Mexico mass grave highlights abuse of migrants heading to US
The Mexico mass grave of 72 bodies is seen as the latest evidence that drug cartels are increasingly preying on migrants headed to the US.
| Mexico City
Their reality became shockingly clear on Wednesday with the discovery of a Mexico mass grave. The 72 corpses are believed to be of Central and South Americans who were journeying through the deserts of Mexico in hopes of reaching US soil. Mexican officials are investigating whether the migrants were victims of drug cartels that are increasingly reliant on kidnappings, recruitment, and extortion of undocumented migrants to pad their pockets.
"It's absolutely terrible, and it demands the condemnation of all of our society," government spokesman for security issues Alejandro Poire said during a press conference Wednesday.
President Felipe Calderón's office issued a statement condemning the attack, adding that government action against drug cartels has led them to extort and kidnap migrants as a financing mechanism. "This is a result of the activity of the state against them, which has significantly weakened the operational capacity of criminal groups," the statement said.
Report: 10,000 migrants kidnapped in six months
An estimated 10,000 migrants were kidnapped in Mexico between September 2008 and February 2009, according to a report from the National Human Rights Commission. Amnesty International has urged the Mexican government to do more to protect migrants passing through.
Not only are they targeted for money, says Mr. Poire, but they are also seen as potential recruits for drug cartels locked in a deadly battle that has taken 28,000 lives since 2006, when Mr. Calderón sent the military to fight organized crime.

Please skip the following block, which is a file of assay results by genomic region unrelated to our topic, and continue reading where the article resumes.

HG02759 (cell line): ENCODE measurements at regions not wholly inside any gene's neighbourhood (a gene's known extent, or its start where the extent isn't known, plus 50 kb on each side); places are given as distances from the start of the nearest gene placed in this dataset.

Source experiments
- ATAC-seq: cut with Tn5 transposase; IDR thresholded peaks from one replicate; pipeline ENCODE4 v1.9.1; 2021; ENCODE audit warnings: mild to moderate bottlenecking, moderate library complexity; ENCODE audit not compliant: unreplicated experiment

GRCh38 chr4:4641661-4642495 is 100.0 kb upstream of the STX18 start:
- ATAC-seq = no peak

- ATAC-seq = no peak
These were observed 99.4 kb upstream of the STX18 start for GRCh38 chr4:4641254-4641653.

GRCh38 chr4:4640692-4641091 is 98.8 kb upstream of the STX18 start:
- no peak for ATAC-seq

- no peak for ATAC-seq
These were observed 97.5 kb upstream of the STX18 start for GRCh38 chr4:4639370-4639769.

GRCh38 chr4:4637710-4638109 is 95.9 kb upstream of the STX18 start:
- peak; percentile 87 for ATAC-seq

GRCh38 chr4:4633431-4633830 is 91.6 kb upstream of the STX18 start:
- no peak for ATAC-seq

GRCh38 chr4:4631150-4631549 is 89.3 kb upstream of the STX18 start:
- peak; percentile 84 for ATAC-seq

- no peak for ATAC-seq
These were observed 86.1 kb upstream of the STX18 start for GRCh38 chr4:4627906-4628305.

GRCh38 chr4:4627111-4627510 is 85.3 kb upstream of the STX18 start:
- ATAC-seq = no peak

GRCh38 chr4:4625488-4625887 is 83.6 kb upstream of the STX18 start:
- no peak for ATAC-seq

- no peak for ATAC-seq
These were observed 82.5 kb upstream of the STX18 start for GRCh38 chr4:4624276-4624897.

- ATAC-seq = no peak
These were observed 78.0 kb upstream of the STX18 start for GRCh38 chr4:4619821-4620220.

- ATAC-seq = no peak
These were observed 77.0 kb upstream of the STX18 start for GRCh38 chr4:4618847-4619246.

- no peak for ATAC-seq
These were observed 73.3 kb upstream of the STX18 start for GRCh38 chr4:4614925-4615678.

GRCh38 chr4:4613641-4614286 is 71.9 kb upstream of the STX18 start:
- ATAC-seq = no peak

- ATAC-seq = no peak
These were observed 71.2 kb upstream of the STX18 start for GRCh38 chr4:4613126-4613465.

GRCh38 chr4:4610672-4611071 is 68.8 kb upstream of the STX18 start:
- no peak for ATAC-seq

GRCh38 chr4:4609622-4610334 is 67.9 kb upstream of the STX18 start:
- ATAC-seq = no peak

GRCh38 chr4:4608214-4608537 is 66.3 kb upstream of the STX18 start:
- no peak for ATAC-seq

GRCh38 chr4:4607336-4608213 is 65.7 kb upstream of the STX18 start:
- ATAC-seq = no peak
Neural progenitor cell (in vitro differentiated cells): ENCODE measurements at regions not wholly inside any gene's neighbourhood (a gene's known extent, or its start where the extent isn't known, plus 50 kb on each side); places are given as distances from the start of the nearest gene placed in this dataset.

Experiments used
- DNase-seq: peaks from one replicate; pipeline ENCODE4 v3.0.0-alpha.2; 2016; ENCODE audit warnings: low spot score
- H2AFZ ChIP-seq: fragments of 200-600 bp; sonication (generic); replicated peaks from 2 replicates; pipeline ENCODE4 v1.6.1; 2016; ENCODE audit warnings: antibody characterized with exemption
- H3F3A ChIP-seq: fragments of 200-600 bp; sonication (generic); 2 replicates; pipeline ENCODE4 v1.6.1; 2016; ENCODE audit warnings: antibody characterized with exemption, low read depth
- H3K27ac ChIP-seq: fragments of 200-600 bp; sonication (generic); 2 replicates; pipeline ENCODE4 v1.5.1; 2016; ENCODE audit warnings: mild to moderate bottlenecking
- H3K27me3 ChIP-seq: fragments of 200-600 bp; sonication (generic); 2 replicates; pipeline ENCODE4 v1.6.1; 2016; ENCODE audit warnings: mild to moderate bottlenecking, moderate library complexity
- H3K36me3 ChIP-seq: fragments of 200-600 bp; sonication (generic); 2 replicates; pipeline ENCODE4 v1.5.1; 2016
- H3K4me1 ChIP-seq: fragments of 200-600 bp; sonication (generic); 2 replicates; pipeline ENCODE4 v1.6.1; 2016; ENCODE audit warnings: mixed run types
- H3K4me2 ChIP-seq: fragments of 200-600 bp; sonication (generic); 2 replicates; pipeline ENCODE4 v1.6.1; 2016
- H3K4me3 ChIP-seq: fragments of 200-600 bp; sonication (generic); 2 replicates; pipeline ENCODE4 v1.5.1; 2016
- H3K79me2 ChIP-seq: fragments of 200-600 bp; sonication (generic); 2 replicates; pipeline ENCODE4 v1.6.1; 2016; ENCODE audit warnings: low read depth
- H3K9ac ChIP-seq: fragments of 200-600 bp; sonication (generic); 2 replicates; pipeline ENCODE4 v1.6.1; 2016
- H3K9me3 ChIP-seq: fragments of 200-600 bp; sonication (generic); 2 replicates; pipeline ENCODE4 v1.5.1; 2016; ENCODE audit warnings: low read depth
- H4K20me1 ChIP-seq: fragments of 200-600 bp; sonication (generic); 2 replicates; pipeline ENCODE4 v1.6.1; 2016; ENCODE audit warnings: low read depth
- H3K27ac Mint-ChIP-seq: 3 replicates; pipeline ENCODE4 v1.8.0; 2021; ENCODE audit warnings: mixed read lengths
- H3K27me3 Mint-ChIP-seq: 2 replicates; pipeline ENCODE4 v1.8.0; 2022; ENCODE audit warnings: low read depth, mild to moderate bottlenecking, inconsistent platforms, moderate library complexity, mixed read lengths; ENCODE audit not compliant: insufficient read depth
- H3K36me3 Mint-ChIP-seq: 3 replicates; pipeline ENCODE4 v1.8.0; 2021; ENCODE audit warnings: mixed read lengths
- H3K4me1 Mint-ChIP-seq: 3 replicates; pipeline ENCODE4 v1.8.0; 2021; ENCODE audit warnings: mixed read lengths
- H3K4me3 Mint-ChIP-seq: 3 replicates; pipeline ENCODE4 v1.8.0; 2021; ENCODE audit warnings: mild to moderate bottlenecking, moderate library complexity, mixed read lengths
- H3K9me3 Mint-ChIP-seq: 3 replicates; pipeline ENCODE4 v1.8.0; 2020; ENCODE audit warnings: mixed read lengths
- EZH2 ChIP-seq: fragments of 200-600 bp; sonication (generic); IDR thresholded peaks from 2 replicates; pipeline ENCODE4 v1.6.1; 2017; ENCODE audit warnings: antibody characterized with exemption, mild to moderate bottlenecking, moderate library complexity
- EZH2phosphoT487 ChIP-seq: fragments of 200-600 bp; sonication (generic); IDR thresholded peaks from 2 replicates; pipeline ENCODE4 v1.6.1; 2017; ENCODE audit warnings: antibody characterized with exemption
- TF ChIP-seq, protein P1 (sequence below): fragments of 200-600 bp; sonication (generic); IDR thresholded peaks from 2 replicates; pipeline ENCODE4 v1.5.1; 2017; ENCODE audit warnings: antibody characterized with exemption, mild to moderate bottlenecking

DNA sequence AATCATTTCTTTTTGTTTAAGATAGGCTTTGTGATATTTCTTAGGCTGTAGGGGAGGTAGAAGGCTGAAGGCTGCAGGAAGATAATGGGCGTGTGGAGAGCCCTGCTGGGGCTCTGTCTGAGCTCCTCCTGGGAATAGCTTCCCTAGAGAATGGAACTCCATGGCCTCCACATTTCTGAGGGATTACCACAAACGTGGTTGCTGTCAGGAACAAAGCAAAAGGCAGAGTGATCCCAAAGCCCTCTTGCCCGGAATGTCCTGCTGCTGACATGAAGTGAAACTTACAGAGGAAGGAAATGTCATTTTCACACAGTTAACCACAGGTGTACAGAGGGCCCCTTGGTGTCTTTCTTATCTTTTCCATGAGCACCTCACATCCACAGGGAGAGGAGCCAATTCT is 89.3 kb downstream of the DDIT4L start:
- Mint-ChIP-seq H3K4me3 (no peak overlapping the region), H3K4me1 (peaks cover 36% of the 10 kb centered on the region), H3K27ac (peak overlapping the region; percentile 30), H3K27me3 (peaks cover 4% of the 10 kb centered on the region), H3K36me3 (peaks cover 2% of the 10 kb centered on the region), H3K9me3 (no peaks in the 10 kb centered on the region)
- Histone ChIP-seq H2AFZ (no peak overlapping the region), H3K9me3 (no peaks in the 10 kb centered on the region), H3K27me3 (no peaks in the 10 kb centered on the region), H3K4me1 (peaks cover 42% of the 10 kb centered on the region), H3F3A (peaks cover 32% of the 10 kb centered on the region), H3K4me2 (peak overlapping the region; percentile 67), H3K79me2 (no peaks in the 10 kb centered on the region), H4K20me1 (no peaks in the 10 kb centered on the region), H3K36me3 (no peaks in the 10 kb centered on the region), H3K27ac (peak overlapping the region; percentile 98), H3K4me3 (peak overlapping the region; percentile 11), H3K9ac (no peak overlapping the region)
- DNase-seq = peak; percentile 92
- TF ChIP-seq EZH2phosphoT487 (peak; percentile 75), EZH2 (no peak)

This could be the deadliest massacre since the Calderón effort was launched, but it certainly is not isolated. In July, 51 bodies were found at a trash dump outside the industrial city of Monterrey. In May, 55 bodies were found in an old mine near the town of Taxco, not far from Mexico City.
The northern state of Tamaulipas, where the 72 bodies were found, has been submerged in a violent struggle between drug gangs trying to secure illegal trafficking routes into the US.
Migrants from South and Central America
The story of the latest mass grave broke after an Ecuadorian migrant sought help from a military checkpoint in Tamaulipas. He claimed to have escaped the kidnapping that befell his fellow travelers, and pointed authorities to the scene of the crime at a ranch, about 100 miles south of the US border. Gunfire erupted as the military arrived to investigate the ranch, killing one marine and three gunmen.
The Ecuadorian migrant, now hospitalized, told the Mexican press that the migrants were kidnapped by an armed group that identified themselves as the Zetas, who were trained as Mexican elite forces before breaking off and joining the drug trade. The Zetas may have sought to recruit the migrants to work in the drug trade, according to local reports.
The Ecuadorian migrant said he was traveling with people from Ecuador, Honduras, El Salvador, and Brazil. Overall, 58 men were found and 14 women. The Mexican government said it is trying to verify the identities of those dead with the various embassies involved.
It is unclear if they were killed all at once or over time. It is also unclear why these victims were targeted.
An increasingly treacherous journey north
The journey through Mexico has become more and more treacherous as suspected drug traffickers branch out into other businesses, including human trafficking. They are increasingly targeting migrants in a variety of ways, say analysts, authorities, and migrants.
Migrants are often victims not only because they are presumed to have cash on hand, but because many have relatives with cash in the US. This was confirmed to the Monitor during interviews with migrants at Tultitlan in central Mexico, a crossing ground for many heading to America.
At a shelter in Tultitlan, migrants say they are victims both of Mexican authorities seeking bribes and Mexican gangs who beat them for their cash, and worse, kidnap them in hopes of getting ransom from relatives in the US.
“It is not easy to be here as a migrant,” says Leticia Junez, a nun who works with migrants in Tultitlan. “Not only do they leave their families, they face all the dangers of crossing illegally, especially kidnapping.”
The migrant shelter where she volunteers in Tultitlan was itself victim of an assault in July, when men claiming to be federal police stormed the center and tried to speed away with migrants in their vans. The volunteers stopped it from happening. But it underscores their vulnerability, Sister Junez says. The case is still under investigation.